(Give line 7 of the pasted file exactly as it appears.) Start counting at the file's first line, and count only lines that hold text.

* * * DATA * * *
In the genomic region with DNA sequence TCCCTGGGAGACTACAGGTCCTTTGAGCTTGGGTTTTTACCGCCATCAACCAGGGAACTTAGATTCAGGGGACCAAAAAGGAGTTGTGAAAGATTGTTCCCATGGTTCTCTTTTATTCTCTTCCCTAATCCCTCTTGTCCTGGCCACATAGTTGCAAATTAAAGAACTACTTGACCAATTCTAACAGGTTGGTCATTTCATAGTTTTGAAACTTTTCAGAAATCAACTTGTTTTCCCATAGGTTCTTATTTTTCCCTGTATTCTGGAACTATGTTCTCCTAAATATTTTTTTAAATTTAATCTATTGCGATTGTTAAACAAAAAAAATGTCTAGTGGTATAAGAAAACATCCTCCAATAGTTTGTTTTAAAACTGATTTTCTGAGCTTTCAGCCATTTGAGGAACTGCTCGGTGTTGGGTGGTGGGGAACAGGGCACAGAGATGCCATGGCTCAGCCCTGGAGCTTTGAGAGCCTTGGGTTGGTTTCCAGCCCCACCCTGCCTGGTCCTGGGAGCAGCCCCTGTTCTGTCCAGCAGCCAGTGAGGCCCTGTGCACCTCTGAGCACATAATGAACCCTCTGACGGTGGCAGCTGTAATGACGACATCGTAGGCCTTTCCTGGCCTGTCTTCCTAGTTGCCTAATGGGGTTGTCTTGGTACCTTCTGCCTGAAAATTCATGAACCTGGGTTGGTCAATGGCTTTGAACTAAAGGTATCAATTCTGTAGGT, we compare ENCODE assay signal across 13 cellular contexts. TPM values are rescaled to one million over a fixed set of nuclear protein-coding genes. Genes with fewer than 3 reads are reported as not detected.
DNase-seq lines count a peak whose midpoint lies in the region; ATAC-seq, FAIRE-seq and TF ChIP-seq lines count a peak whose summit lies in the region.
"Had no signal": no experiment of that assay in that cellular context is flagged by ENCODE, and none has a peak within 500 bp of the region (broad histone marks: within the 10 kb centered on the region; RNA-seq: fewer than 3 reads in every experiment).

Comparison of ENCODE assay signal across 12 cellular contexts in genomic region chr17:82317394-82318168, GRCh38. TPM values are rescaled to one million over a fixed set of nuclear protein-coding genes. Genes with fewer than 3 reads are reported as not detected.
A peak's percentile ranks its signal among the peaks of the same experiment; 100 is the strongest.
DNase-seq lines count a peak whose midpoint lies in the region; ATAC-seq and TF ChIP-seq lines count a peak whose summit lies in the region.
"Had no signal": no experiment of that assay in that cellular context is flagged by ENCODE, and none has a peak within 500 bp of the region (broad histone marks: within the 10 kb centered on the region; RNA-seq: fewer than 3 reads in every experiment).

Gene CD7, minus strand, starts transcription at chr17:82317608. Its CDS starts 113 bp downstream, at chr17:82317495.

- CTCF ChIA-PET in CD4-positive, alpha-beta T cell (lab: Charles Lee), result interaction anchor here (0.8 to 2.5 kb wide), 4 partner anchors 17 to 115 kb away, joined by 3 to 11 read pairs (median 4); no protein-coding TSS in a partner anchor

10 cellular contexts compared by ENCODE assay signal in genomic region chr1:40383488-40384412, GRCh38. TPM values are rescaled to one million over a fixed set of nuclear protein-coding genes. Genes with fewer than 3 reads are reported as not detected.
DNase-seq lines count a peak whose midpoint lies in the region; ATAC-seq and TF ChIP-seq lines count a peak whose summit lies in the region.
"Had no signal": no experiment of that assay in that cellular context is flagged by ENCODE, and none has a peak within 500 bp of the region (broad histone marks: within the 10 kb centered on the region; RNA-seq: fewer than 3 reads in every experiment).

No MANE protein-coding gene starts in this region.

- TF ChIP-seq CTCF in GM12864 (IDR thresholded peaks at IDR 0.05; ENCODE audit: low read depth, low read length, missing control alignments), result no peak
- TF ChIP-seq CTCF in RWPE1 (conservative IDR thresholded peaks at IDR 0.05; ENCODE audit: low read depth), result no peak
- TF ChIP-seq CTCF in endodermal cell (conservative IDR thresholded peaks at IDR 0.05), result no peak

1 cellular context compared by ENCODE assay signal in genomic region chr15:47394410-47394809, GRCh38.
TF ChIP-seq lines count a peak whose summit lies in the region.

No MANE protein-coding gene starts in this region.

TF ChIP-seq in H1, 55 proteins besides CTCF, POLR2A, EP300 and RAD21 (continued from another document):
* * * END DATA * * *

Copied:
"Had no signal": no experiment of that assay in that cellular context is flagged by ENCODE, and none has a peak within 500 bp of the region (broad histone marks: within the 10 kb centered on the region; RNA-seq: fewer than 3 reads in every experiment).